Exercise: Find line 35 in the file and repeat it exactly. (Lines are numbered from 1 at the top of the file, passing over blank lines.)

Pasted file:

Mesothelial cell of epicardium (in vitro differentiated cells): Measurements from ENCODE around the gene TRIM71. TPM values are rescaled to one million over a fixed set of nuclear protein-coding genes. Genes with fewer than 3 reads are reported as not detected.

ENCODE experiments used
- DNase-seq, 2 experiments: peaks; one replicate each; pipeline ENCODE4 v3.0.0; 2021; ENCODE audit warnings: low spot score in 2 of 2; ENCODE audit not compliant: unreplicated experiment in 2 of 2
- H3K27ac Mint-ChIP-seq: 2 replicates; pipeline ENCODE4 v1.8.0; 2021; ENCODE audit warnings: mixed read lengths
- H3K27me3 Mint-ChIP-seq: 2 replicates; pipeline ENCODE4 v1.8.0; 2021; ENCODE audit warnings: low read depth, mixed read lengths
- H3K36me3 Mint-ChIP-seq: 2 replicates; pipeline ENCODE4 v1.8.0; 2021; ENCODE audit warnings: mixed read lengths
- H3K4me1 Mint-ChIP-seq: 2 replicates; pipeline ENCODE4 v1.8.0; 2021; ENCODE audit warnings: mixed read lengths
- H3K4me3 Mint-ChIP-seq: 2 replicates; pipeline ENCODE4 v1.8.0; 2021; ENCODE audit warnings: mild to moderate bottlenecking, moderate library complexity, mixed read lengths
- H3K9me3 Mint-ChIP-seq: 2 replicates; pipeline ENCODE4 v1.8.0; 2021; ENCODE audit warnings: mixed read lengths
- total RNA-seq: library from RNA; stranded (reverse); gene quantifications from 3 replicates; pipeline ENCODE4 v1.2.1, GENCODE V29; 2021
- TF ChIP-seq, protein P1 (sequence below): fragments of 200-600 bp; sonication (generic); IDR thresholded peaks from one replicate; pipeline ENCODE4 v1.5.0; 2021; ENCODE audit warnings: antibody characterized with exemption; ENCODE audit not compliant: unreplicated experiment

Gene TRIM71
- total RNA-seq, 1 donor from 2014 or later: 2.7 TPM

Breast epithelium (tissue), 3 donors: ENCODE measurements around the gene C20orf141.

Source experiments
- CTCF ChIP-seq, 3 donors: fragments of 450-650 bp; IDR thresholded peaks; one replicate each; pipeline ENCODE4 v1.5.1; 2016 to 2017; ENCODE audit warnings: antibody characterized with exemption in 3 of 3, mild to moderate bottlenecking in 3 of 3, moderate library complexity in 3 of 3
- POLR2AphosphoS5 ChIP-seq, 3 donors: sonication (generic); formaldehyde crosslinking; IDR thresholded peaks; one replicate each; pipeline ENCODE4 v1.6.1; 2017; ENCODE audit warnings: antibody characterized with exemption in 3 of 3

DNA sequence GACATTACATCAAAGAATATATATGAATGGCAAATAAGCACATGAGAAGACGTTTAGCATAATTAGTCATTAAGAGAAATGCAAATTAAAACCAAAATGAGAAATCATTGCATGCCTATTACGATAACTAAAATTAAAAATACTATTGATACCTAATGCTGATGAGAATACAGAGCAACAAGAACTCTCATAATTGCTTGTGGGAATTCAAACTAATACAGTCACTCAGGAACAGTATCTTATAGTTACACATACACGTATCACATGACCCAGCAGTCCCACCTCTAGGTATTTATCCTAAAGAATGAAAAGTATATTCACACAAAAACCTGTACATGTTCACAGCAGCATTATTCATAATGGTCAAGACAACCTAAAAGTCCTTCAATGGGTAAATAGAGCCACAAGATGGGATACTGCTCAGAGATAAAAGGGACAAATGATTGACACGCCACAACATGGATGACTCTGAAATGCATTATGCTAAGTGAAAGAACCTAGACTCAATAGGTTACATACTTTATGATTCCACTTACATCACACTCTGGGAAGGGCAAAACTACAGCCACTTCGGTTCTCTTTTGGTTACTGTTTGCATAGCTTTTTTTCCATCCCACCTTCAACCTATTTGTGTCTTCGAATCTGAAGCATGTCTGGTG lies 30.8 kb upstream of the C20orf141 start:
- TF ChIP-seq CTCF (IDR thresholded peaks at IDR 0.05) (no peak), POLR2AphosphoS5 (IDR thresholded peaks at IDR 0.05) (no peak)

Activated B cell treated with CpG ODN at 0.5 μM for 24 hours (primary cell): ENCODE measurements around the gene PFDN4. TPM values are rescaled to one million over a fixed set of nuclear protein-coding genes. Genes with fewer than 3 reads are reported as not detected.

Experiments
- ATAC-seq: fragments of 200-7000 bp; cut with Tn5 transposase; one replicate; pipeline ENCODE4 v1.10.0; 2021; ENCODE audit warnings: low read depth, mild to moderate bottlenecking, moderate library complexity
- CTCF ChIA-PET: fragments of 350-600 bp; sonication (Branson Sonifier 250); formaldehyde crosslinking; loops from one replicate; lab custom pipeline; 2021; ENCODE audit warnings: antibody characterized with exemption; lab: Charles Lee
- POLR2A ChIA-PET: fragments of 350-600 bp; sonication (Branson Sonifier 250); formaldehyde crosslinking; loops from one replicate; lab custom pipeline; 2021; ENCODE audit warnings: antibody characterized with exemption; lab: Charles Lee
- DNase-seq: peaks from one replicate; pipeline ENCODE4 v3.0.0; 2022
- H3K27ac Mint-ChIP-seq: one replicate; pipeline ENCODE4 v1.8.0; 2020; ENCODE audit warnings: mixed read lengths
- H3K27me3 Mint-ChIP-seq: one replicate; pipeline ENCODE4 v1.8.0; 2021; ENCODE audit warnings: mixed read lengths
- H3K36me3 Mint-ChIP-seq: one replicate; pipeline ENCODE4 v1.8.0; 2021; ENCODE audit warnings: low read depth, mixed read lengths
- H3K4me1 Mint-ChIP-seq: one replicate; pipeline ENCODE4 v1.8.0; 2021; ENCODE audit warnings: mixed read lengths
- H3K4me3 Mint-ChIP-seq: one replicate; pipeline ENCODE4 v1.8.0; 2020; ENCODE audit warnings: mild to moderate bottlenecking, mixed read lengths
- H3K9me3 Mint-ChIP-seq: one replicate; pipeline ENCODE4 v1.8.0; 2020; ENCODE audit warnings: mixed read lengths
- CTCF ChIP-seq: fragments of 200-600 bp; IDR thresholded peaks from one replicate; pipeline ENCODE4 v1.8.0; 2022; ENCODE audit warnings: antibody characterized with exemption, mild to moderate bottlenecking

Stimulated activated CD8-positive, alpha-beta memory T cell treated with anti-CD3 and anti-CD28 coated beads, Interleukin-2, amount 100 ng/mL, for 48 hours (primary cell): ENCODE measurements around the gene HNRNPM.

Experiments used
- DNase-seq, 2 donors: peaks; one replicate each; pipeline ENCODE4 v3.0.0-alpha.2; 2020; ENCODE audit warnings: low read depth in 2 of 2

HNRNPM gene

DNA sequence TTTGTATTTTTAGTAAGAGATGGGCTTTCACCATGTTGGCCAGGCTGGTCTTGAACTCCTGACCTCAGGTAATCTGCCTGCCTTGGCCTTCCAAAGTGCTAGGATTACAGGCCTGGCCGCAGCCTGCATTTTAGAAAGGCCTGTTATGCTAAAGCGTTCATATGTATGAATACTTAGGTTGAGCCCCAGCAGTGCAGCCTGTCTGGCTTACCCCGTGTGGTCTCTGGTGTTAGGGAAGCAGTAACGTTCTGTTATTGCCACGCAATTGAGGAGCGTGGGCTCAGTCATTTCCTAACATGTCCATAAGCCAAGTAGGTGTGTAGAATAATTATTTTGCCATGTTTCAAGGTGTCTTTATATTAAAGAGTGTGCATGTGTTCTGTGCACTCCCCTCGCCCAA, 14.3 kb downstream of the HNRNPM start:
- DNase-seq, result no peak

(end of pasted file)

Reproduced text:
- DNase-seq, 2 donors: peaks; one replicate each; pipeline ENCODE4 v3.0.0-alpha.2; 2020; ENCODE audit warnings: low read depth in 2 of 2